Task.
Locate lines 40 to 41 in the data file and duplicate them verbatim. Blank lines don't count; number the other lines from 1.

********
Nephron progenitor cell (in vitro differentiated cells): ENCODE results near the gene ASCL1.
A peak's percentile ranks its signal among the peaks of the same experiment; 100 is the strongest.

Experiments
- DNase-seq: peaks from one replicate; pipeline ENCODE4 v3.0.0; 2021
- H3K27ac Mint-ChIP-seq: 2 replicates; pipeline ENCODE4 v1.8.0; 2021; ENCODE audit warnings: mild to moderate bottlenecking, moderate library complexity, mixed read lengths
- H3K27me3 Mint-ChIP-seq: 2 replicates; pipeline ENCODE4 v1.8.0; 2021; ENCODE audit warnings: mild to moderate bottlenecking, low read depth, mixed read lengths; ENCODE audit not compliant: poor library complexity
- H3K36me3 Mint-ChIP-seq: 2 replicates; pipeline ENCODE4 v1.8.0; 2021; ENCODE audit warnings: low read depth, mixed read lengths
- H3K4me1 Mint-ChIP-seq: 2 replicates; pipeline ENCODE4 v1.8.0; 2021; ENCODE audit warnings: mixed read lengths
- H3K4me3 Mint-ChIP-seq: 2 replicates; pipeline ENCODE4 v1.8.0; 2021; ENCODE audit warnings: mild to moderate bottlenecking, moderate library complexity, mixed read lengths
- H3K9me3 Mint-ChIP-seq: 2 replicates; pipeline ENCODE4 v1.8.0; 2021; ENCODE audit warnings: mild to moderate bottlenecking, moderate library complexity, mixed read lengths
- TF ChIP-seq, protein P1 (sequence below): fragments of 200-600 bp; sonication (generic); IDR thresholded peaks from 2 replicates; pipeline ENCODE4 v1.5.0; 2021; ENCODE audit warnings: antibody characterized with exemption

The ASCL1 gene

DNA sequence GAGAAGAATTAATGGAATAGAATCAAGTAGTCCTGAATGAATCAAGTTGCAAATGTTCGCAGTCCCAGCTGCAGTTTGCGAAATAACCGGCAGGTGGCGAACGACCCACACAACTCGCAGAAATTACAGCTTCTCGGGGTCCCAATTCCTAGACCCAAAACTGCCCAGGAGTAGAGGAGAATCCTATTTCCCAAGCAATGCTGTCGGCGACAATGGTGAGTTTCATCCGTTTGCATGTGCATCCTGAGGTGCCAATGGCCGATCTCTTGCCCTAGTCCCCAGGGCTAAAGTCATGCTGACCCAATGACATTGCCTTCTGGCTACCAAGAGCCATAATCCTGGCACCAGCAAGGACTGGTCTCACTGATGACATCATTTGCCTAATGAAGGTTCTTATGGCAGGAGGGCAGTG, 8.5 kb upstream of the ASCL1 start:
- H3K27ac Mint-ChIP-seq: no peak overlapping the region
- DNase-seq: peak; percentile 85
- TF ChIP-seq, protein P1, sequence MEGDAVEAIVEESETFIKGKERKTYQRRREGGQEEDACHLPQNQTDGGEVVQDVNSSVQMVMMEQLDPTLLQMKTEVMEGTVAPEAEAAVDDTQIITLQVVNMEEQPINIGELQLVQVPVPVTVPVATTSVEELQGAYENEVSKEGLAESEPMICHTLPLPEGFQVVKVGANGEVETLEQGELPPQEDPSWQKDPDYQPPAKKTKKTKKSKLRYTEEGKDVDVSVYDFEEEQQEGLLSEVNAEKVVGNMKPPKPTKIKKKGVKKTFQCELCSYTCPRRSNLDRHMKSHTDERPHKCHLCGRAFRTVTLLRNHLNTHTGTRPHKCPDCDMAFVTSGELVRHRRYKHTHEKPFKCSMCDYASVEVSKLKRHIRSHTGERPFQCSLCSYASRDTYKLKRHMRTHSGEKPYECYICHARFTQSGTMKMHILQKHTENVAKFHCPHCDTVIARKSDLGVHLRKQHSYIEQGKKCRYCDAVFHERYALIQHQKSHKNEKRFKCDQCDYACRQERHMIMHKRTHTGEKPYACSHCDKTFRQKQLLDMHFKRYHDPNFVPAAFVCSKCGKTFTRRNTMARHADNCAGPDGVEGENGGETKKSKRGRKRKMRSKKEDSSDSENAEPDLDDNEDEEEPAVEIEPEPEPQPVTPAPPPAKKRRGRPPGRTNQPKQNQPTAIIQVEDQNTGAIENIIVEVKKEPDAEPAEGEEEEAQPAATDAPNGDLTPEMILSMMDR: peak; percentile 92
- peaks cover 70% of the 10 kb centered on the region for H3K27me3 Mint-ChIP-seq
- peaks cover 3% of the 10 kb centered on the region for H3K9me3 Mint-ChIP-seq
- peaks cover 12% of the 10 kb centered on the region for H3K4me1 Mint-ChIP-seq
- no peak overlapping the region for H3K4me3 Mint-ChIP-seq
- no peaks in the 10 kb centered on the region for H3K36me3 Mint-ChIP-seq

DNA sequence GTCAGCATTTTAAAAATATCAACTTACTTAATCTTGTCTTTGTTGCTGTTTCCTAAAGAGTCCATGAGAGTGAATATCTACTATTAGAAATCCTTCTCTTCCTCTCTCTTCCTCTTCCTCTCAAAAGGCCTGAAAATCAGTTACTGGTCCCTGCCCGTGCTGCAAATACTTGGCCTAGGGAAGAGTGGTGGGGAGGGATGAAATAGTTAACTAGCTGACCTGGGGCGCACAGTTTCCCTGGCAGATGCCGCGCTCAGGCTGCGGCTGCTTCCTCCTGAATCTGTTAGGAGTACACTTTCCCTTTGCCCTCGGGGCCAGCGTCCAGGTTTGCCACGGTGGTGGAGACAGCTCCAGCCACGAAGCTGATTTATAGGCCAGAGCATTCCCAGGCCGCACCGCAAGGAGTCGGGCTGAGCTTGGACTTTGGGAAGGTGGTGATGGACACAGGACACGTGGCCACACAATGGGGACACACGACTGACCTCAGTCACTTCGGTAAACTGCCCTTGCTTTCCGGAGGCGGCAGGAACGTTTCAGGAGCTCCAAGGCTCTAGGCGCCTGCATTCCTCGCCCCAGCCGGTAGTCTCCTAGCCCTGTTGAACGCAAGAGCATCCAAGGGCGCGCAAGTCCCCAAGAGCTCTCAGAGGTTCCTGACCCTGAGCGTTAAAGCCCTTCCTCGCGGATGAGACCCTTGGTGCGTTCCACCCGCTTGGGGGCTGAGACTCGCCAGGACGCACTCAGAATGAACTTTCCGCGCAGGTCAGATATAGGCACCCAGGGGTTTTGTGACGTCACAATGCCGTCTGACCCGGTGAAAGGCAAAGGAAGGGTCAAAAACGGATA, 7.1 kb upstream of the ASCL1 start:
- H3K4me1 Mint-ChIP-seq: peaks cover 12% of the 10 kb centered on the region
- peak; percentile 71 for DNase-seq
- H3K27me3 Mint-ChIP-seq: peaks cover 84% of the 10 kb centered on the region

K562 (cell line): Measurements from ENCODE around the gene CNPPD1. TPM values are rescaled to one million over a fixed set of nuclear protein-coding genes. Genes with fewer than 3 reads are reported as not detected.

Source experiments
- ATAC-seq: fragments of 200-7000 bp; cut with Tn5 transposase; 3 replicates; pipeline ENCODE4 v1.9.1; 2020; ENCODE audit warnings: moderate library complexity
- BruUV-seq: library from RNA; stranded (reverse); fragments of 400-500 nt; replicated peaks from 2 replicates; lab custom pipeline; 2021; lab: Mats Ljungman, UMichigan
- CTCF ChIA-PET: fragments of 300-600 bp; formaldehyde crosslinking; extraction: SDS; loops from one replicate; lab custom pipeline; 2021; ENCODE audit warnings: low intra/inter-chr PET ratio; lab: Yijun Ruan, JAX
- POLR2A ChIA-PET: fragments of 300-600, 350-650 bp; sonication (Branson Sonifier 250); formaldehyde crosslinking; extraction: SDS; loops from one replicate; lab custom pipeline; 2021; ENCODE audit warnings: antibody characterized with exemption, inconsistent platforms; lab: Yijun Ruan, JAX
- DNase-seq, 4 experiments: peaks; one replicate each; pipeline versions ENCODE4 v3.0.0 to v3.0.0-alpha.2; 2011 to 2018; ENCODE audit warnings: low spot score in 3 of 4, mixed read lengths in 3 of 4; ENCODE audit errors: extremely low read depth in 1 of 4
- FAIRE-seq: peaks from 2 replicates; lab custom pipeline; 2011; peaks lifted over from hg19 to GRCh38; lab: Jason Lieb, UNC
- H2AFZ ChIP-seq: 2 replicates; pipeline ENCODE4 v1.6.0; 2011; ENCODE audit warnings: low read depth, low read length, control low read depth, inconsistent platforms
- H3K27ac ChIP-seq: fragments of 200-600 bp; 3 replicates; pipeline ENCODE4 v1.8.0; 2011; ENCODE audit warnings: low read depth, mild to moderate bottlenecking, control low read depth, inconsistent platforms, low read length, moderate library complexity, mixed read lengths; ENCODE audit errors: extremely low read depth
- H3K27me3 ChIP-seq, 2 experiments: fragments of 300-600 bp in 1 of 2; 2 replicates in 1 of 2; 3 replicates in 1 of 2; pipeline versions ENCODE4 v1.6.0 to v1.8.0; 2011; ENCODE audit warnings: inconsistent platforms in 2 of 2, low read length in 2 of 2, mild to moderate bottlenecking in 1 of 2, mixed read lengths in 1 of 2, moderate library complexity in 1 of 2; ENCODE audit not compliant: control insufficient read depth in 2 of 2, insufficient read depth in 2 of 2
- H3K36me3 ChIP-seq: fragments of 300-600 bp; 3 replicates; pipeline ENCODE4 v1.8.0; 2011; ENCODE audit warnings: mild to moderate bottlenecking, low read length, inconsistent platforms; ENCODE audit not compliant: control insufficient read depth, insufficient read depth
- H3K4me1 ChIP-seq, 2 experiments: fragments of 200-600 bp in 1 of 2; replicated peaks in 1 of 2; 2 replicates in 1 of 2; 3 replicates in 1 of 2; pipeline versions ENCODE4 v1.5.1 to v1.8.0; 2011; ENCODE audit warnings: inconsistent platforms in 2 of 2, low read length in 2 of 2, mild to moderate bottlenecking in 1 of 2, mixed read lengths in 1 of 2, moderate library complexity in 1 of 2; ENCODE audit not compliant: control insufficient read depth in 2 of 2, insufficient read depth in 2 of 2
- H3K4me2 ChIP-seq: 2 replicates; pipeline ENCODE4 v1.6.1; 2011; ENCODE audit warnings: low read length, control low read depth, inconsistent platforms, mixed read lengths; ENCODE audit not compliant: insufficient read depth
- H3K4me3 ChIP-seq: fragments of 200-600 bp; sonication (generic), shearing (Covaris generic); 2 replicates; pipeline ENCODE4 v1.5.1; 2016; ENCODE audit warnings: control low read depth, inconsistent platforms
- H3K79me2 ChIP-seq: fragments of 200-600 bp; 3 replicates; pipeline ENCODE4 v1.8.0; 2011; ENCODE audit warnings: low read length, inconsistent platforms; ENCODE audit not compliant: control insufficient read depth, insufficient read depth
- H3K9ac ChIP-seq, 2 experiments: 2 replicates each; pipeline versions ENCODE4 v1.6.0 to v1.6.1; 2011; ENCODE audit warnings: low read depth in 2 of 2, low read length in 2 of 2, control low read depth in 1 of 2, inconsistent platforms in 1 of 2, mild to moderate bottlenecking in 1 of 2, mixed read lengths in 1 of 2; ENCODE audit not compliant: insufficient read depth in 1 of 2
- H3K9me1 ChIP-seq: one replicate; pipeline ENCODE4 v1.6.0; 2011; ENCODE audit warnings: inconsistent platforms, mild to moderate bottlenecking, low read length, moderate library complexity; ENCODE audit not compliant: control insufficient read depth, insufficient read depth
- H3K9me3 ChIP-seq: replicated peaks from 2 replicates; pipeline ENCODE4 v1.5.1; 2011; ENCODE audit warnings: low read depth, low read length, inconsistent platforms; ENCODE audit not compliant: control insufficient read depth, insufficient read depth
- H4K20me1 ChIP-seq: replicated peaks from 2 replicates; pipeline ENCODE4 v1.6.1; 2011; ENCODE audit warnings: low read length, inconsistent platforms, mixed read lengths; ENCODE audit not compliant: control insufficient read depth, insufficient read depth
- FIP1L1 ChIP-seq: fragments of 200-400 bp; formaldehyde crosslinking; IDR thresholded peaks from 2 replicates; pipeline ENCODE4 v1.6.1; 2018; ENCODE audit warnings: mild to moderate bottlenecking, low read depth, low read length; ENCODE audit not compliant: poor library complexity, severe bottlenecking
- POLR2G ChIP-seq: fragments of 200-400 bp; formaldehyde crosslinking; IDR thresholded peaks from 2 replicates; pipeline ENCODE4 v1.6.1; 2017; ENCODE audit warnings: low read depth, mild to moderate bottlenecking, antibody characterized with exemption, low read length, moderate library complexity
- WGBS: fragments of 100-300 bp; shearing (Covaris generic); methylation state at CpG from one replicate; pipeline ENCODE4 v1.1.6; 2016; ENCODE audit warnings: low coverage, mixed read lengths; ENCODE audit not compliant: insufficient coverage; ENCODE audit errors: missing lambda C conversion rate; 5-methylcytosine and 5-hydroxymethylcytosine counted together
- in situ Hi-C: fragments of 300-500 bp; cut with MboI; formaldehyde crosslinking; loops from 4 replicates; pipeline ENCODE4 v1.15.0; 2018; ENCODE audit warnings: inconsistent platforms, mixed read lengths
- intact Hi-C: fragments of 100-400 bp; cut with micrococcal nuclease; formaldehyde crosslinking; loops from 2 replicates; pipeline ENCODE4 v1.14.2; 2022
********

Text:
- H3K4me3 ChIP-seq: fragments of 200-600 bp; sonication (generic), shearing (Covaris generic); 2 replicates; pipeline ENCODE4 v1.5.1; 2016; ENCODE audit warnings: control low read depth, inconsistent platforms
- H3K79me2 ChIP-seq: fragments of 200-600 bp; 3 replicates; pipeline ENCODE4 v1.8.0; 2011; ENCODE audit warnings: low read length, inconsistent platforms; ENCODE audit not compliant: control insufficient read depth, insufficient read depth